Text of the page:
"Death of the Sacred Deer" is a despised mediocre work.

Kenny 2022-04-22 07:01:23

The Death of the Sacred Deer and The Lobster Movie Posters

2017's "Death of the Sacred Deer" was directed and written by the same director as 2015's "The Lobster," so the two films can be seen as concocted by the same production team. By comparing the two films, it can be seen that the Greek director Yorgos Lanthimos has injected some of the same cinematic elements into the two films: the two films are also surreal story themes, and the soundtracks are equally bizarre, Heart palpitating. Even the two films are quite eye-catching at the Cannes Film Festival. "The Lobster" won the Jury Prize at the 68th Cannes Film Festival, while "Death of the Sacred Deer" won the Best Screenplay Award at the 70th Cannes Film Festival.

I think these two films are actually hard to match under the renown. If "The Lobster" can still be understood as a "novel theme" and a "surrealist story" concept that impressed the judges, then in the same way to please the Cannes judges "The Death of the Sacred Deer" with the aesthetic taste of "swords slanted" It is utterly despised mediocrity. "The Lobster" is odd, and "Death of the Sacred Deer" is just a bunch of contemptible, boring film-form rhetoric. "The Lobster" uses a surreal story as a metaphor for modern people's fear of being single. The good thing about the movie is that it has something to say and makes sense. "The Lobster" uses a surreal story to reflect the real feelings in people's hearts. The real emotional flow in the film's plot is enough to move the audience to believe that a story like "The Lobster" may happen in the future or in some absurd parallel universe. The Death of the Sacred Deer is completely different. "The Death of the Sacred Deer" is too eager, thin, and inhumane in the shaping of the film's character values. Let's take a look at these "outstanding" movie characters: the good wife who jerks off at the first word of her husband's colleague's "truth"; The daughter of the last boy who was not handsome at all and had a late-stage secondary disease; a husband who would rather shoot a relative to death than call the police to solve the problem. . . . . . In a movie where all the characters look schizophrenic, what is the guideline for real life? What is the existential value of this film's surreal expression?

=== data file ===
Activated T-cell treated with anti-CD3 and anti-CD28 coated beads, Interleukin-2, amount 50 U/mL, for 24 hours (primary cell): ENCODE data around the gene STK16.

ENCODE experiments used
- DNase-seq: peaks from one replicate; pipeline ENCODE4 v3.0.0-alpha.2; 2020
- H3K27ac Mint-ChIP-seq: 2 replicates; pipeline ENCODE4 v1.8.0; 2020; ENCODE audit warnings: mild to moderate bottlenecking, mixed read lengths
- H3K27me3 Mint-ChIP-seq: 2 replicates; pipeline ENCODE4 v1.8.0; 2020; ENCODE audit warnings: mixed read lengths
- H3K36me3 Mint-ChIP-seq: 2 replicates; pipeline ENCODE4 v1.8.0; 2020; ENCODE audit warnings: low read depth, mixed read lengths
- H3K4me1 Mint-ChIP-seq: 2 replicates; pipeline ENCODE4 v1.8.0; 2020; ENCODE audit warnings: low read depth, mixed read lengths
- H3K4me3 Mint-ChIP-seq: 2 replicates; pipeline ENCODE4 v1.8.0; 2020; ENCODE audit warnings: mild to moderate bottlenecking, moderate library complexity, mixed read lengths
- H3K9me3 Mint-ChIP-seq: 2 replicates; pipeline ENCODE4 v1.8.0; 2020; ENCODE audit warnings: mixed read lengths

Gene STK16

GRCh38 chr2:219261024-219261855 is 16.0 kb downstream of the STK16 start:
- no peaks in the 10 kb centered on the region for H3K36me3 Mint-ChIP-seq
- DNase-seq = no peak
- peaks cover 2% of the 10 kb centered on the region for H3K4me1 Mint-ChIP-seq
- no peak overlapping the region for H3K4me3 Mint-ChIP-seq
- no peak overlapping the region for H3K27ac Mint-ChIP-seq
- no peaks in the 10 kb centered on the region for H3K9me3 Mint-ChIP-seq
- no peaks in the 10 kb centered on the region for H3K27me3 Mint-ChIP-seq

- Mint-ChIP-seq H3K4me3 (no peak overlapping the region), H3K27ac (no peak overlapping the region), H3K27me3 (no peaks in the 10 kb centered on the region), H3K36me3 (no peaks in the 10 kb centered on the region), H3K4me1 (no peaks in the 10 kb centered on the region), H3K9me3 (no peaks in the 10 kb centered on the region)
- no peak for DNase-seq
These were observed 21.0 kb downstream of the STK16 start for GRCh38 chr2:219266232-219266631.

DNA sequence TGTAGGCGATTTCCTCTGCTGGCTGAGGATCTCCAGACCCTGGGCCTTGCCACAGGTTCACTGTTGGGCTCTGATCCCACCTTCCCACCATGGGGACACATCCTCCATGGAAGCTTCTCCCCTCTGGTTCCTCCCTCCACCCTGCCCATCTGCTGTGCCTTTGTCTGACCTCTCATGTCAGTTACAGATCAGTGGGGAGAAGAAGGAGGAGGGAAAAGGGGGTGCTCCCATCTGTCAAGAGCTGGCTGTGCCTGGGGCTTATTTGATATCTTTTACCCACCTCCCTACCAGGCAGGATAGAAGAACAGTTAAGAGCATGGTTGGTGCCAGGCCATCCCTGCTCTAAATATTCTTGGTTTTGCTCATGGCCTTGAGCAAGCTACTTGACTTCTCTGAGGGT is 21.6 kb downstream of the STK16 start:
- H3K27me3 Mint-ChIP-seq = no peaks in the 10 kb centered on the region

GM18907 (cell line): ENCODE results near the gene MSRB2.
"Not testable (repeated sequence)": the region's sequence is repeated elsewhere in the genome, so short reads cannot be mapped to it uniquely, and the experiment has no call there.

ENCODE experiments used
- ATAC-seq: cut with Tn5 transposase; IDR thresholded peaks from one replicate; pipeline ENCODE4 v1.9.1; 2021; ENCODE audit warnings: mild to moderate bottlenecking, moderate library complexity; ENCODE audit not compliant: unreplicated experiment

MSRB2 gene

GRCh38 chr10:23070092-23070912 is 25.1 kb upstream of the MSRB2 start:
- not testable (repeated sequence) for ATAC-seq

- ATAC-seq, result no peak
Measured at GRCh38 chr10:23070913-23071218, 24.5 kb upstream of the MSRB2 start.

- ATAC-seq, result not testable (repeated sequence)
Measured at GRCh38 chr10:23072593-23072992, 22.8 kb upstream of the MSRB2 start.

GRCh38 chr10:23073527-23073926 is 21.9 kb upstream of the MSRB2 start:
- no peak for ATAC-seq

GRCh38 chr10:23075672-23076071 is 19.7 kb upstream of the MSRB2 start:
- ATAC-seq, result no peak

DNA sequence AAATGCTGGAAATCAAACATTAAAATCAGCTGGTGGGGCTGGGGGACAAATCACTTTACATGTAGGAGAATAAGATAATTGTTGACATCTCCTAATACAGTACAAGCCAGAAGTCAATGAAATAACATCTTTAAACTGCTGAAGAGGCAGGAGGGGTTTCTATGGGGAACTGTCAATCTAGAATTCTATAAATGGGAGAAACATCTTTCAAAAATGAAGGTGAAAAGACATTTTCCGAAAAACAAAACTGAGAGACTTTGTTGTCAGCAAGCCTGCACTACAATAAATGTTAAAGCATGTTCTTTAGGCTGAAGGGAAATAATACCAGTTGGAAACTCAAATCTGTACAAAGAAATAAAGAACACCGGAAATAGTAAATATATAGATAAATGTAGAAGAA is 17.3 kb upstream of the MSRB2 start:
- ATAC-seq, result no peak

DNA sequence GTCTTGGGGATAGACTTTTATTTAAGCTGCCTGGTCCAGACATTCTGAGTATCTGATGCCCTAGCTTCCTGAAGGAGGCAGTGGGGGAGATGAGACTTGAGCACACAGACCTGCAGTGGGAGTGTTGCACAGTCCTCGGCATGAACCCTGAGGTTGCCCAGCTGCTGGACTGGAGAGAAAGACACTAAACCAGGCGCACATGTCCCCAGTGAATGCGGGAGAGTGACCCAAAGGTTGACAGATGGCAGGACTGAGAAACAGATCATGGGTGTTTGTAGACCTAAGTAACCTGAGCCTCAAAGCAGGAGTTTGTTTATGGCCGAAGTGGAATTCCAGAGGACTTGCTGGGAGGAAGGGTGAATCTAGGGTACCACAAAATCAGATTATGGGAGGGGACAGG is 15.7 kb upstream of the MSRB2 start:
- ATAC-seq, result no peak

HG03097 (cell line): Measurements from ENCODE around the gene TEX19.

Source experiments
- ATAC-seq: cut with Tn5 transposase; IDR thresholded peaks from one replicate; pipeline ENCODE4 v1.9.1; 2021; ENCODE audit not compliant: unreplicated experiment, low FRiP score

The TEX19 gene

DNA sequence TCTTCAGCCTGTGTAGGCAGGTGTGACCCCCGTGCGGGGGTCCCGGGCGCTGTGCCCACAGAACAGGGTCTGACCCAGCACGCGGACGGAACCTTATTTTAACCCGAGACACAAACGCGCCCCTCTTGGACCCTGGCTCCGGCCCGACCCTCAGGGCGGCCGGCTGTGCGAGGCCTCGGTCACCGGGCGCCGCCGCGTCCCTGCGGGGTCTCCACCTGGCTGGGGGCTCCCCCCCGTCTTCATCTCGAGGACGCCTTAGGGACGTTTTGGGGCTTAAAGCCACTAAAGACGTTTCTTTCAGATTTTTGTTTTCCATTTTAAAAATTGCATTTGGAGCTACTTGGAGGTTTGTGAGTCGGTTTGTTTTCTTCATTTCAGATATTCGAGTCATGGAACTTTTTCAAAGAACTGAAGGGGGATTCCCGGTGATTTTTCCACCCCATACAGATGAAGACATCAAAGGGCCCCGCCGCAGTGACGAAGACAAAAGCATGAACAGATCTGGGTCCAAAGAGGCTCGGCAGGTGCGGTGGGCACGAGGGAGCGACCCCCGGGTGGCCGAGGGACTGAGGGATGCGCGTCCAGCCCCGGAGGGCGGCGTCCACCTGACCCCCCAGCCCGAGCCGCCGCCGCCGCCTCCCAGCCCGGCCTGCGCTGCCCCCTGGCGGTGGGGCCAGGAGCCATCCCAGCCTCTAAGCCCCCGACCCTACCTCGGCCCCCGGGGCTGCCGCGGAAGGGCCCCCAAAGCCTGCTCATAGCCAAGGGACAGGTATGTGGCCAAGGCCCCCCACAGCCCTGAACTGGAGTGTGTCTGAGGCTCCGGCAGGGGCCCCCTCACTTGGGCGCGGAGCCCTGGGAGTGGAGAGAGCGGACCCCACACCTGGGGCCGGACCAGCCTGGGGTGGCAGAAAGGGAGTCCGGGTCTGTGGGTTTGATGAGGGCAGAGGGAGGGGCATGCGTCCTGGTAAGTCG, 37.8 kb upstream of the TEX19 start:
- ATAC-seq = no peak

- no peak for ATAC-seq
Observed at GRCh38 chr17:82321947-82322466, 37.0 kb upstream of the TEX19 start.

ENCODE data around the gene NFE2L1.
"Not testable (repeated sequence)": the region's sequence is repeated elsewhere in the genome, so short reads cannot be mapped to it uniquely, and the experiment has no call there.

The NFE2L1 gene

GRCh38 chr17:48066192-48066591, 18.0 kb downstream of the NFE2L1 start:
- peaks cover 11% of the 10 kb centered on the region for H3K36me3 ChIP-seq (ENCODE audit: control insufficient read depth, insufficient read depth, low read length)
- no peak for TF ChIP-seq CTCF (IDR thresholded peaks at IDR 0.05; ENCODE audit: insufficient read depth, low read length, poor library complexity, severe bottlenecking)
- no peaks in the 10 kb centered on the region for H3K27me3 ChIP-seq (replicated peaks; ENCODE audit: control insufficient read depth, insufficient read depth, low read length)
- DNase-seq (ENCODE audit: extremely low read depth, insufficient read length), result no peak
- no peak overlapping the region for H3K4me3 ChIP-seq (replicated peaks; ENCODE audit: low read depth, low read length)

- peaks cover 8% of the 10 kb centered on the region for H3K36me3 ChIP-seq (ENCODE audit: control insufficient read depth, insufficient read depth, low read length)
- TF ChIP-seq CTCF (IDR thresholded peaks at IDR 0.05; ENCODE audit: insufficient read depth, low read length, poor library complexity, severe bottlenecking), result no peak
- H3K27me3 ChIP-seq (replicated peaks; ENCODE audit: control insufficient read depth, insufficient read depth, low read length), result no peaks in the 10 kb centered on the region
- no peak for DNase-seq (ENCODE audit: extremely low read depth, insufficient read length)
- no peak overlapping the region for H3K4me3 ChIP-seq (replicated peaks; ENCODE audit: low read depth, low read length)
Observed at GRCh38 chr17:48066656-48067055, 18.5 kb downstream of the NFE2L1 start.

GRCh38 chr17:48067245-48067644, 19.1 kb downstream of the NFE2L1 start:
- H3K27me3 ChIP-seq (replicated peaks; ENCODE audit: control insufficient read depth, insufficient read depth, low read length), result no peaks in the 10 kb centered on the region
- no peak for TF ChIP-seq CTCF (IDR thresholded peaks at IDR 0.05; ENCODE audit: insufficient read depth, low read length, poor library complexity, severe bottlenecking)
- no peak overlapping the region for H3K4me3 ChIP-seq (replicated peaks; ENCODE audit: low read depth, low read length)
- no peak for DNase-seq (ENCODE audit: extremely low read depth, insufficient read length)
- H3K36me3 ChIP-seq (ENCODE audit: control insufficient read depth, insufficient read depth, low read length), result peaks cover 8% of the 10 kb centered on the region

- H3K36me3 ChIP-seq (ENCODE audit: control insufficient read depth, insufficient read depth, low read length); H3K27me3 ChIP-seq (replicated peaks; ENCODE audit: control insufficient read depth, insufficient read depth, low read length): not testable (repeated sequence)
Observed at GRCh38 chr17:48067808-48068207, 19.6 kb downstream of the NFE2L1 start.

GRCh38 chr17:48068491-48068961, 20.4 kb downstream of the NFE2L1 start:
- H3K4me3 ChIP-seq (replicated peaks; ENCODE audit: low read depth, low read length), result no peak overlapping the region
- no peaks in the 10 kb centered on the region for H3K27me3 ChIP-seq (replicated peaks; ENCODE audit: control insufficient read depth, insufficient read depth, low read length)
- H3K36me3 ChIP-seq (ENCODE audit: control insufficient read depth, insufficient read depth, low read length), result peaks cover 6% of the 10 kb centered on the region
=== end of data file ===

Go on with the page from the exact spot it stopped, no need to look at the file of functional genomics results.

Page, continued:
Both are surreal movies, "The Lobster" still has guiding significance for real life, "The Death of the Sacred Deer" is not at all. If directors and screenwriters are going to tell a story of "retribution" or "justice must be heard" or "people must make a choice", why create so many schizophrenic and inhuman movie characters to ruin the story? ? How much recognition does the audience have for such a story? Do audiences care about the crap drama inspired by "Greek Tragedy"? So I think "Death of the Sacred Deer" is a surreal film that doesn't make any sense. The Death of the Sacred Deer makes me so angry. The director opportunistically used surrealism to flatter the Cannes judges and art films. Its ideas are despised, its practices are disgusting. So in the process of watching the movie, under the premise that the whole movie loses the meaning of the story, all the scenes become too long to make people irritable and unbearable.

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Extended Reading

The Killing of a Sacred Deer quotes

  • Martin: My mom's attracted to you. She's got a great body.

  • Steven Murphy: [about Martin] He's got issues. Serious psychological issues.

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